Economic capital (EC) refers to the amount of risk capital that a bank estimates it will need in order to remain solvent at a given confidence level and time horizon. Regulatory capital (RC), on the other hand, reflects the amount of capital that a bank needs, given regulatory guidance and rules. This article, in addition to comparing economic capital and regulatory capital, will highlight how EC is measured and examine its relevance for banks.
Banks and financial institutions must account for the long-term future uncertainties that they face. It is in this context that Basel Accords were created, aiming to enhance the risk management functions of important financial institutions. The accords are recommendations for the banking industry and are comprised of three sets of regulations: Basel I, Basel II, and Basel III.
Basel II provides international directives on the regulatory minimum amount of capital that banks should hold against their risks, such as credit risk, market risk, operational risk, counterparty risk, pension risk, and others. Basel II also sets out regulatory guidance and rules for modeling regulatory capital and encourages firms to use economic capital models. EC, as a concept and a risk gauge, is not a recent phenomenon but it has rapidly become an important measure among banks and financial institutions.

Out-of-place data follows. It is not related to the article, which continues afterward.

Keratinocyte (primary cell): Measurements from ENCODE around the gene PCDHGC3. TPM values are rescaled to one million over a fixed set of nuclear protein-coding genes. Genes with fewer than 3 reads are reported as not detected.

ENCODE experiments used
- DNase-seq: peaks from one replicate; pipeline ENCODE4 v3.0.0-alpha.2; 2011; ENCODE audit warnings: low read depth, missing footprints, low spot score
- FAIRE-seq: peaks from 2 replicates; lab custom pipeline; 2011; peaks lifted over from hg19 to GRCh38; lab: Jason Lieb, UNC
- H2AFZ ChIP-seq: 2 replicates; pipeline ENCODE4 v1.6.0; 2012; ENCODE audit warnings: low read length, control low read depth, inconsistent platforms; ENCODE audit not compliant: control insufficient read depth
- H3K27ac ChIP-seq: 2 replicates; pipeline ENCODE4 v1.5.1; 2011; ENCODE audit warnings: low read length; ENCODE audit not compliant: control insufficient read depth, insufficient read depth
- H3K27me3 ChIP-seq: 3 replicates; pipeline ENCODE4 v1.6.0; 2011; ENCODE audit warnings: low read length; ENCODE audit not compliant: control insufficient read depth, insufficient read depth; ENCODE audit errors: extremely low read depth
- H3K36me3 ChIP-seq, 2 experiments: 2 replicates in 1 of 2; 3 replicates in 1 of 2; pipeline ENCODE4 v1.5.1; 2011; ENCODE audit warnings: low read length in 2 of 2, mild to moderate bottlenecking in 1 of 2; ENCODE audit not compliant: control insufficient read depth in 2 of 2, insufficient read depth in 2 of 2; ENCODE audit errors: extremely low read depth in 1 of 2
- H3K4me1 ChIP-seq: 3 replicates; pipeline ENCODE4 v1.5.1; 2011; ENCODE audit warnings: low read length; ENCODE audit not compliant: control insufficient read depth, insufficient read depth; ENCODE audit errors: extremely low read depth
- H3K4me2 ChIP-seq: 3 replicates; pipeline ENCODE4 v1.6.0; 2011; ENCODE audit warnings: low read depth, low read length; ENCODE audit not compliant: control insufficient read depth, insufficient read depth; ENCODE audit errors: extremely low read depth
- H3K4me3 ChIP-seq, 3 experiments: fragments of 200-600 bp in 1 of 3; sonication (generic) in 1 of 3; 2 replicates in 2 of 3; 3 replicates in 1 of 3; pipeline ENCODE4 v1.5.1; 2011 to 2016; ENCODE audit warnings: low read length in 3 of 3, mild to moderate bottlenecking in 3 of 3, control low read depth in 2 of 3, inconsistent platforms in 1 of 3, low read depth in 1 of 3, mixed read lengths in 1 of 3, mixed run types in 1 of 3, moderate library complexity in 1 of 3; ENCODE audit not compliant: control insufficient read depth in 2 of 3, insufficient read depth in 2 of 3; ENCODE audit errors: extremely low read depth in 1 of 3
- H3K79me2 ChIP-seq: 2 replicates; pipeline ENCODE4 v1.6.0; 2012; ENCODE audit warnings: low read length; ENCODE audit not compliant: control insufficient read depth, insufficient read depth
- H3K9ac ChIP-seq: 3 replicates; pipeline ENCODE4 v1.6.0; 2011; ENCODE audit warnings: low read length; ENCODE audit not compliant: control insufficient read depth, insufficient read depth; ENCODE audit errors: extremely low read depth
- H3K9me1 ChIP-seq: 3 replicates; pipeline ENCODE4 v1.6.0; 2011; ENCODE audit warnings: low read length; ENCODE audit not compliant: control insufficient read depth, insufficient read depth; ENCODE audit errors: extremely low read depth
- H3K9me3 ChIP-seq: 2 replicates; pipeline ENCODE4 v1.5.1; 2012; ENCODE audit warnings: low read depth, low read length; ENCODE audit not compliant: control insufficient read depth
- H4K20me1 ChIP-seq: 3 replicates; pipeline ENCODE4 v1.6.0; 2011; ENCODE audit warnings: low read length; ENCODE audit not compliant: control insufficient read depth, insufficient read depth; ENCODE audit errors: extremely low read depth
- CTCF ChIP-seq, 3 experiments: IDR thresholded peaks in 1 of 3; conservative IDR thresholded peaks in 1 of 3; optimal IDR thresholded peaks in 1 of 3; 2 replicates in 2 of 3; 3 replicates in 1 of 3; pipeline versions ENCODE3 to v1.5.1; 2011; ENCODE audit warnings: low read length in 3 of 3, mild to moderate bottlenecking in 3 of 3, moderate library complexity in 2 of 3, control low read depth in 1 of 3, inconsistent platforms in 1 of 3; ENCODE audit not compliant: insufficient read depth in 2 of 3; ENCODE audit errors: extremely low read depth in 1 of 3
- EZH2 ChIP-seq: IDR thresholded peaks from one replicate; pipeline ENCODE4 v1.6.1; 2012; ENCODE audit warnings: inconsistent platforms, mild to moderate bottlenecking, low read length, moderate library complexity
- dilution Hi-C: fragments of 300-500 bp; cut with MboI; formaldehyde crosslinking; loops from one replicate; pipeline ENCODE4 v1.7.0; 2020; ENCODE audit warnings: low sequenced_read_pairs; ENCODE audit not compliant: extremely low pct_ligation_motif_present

- Bank and other financial institutions must account for longer-term uncertainties.
- Economic capital is the amount of risk capital that a bank needs for a given confidence level and time period.
- EC is essential to support business decisions, while regulatory capital attempts to set minimum capital requirements to deal with all risks.
- A bank can use EC estimates to allocate capital across business segments.
- Economic capital could one day supersede regulatory capital requirements, as EC frameworks continue to grow.